People who like you enough to opt into an email list probably think you’re pretty awesome. So they’ll be more likely to entertain the idea of buying a higher-priced tome from you.

If all your marketing will be through mass bookselling sites to total strangers, there’s less chance that they’ll think your ebook is worth $27 — when they’re looking at a page of Amazon results with other, similar books at $3.99.

But you might be able to charge more, depending on your answer to this:

6. Do you offer unique or highly valuable info?

Does your nonfiction ebook teach readers how to do something that could change their lives or earn them boatloads of cash? If so, it might command a high price.

There’s high perceived value if what I read in your ebook can be used to make me hundreds of times the price of your ebook. For instance, I’ve seen ebooks that teach you a concrete system for how to launch and market a product do very well at $97 and more.

It’s rare that your nonfiction ebook will be the only place a reader could get the information you’re offering. But maybe you’ve got a unique spin, fresh data, or a new method to offer. If so, take advantage of it.

Rare information is more valuable to readers, so you could price higher if you have something exclusive. Unique info also means your offer can’t be as easily price-compared, which helps you charge more.

7. Does your price give you flexibility?

One cautionary note about pricing your ebook super-low: It makes it hard for you to offer special deals. And you want to offer those. Putting your ebook on a limited-time sale is a proven way to generate a flurry of sales.

Among the deals I’ve offered that have sold well, for instance, are:

  • Half-price introductory sales
  • “Bundle” sales where you buy one ebook and get a second free
  • 99 cent sales
  • “Pay what you want” over $X price sales

So consider having a “list” price but discounting that price down, at least on occasion. You’ll drive a lot more interest in your ebook.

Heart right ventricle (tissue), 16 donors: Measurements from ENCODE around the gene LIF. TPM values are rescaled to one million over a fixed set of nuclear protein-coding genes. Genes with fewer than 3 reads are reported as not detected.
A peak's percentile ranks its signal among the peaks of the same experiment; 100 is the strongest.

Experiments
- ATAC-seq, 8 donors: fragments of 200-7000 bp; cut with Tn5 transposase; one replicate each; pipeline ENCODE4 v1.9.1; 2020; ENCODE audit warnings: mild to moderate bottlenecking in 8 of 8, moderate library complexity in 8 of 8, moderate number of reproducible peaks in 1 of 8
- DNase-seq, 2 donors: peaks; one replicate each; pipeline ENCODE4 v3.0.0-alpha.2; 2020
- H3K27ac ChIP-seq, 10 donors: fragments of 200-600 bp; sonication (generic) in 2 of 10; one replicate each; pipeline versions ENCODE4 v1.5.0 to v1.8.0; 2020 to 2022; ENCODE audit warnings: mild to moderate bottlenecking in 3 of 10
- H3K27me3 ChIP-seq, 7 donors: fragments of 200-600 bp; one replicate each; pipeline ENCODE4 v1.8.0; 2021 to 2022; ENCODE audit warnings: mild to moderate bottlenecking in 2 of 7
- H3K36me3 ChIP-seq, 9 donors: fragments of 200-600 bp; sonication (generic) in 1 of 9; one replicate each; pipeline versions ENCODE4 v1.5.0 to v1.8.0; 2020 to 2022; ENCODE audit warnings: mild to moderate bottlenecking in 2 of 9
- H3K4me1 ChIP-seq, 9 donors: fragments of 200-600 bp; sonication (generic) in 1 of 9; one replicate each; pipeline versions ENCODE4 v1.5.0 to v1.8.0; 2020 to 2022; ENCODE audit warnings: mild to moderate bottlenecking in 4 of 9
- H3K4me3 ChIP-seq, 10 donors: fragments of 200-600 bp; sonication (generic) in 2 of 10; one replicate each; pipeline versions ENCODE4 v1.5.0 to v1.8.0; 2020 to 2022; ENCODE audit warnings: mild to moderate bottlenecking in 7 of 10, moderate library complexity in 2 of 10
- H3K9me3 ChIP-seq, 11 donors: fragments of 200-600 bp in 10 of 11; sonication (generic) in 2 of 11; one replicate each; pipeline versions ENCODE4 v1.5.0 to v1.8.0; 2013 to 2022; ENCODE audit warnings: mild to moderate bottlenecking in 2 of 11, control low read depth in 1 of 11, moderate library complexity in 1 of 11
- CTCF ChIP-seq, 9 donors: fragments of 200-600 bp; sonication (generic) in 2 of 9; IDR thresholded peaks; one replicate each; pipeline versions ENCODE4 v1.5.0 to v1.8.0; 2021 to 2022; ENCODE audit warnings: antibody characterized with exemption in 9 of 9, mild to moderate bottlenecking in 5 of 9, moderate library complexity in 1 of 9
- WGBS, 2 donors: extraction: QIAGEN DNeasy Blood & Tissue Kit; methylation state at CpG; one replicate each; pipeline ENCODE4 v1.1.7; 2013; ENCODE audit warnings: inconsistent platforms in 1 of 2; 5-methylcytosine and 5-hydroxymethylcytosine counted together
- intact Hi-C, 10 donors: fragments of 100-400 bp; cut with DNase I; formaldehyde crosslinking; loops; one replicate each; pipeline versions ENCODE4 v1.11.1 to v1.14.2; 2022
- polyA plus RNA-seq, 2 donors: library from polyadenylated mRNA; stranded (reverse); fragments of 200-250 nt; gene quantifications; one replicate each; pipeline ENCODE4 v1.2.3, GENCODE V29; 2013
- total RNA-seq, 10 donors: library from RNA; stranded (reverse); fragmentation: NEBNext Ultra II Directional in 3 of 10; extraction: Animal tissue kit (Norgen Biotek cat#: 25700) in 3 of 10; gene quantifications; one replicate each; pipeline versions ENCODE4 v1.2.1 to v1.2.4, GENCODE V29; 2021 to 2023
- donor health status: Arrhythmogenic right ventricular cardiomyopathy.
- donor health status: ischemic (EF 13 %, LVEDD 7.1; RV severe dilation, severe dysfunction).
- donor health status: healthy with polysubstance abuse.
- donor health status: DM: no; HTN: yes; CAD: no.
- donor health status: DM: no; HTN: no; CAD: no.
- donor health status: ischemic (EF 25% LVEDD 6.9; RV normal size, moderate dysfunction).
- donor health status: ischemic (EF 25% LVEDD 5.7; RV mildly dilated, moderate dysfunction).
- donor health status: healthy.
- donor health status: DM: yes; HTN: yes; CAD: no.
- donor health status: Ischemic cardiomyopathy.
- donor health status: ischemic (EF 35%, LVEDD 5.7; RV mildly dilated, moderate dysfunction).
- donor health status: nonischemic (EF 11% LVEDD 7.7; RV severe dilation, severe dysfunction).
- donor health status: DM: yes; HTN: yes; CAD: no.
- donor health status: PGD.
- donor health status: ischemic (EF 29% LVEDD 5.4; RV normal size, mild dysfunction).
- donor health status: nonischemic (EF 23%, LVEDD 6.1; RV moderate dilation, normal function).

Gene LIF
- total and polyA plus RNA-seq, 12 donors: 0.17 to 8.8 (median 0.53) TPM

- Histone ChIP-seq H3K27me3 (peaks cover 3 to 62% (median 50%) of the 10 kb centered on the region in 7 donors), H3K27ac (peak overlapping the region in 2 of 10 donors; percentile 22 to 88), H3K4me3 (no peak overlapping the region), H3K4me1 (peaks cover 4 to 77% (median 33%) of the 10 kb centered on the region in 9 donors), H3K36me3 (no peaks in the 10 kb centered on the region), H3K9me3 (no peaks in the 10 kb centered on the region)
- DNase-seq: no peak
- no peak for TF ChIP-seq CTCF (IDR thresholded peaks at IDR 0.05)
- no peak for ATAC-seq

Once you select a price, remember my short answer: how to price an ebook is all an experiment.

Don’t ever think your price is set in stone or that you have to price like everybody else. Every author’s situation is unique, so feel free to carve your own path with how you price.

The ebook world is changing fast, so remember to revisit your price from time to time and consider whether it’s still the best one. Pricing correctly is one of the keys to creating an ebook that earns well, so keep tinkering.

What strategy have you used in pricing your ebook? Let us know in the comments! 

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  1. John Soares

    Carol, I really appreciate your detailed advice on pricing. I have a short ebook on a common topic that’s $2.99 and available on Kindle only.

    By contrast, the ebook about my specific writing specialty is 27 bucks and is available only from my website, as is a short course I created for freelance writers. Both have little or no competition and can make a big difference for freelancers’ incomes. I purposely don’t sell them on any other platforms.

    The Kindle ebook also includes links to my website and an invitation to subscribe, tactics you have recently advocated.

    • Carol Tice

      Hi John — thanks for providing that great example of how to charge more, positioning it as a course rather than ‘just an e-book.’

      Keeping it off Amazon I think can help. Many of the $97-type e-books I’ve seen, the author only sells themselves, through Clickbank or e-Junkie or a similar affiliate program.

      Ooh, that’s also something I should have noted in the post! If you have a high-value e-book you sell at a more substantial price, it can be a motivator for affiliates to get involved and help you sell it, if you offer a 50% or more commission on it, which many authors will. So that can be another strategy, to tap affiliates.

  2. Fran Civile

    Carol, Thank you for digging up such a wide variety of possible solutions to selling our ebooks. I appreciate John Soares example too!

    I want to point my readers to that great information.


  3. Mridu Khullar Relph

    Fantastic post, Carol. I’ve been thinking about and researching how to price e-books and this has given me quite a bit to think about.

    One thing I would mention that I’ve heard said repeatedly is that for non-fiction, the 99 cent price point is probably not a good one, not only because you can’t offer deals (as you mentioned) but because this is not entertainment, but information. And people are not only willing to pay more for information they want, but subconsciously, we all trust higher-priced information more than we do lower-priced information. (“If this author only puts the value of this life-changing information at 99 cents, then this book mustn’t be very good,” etc.)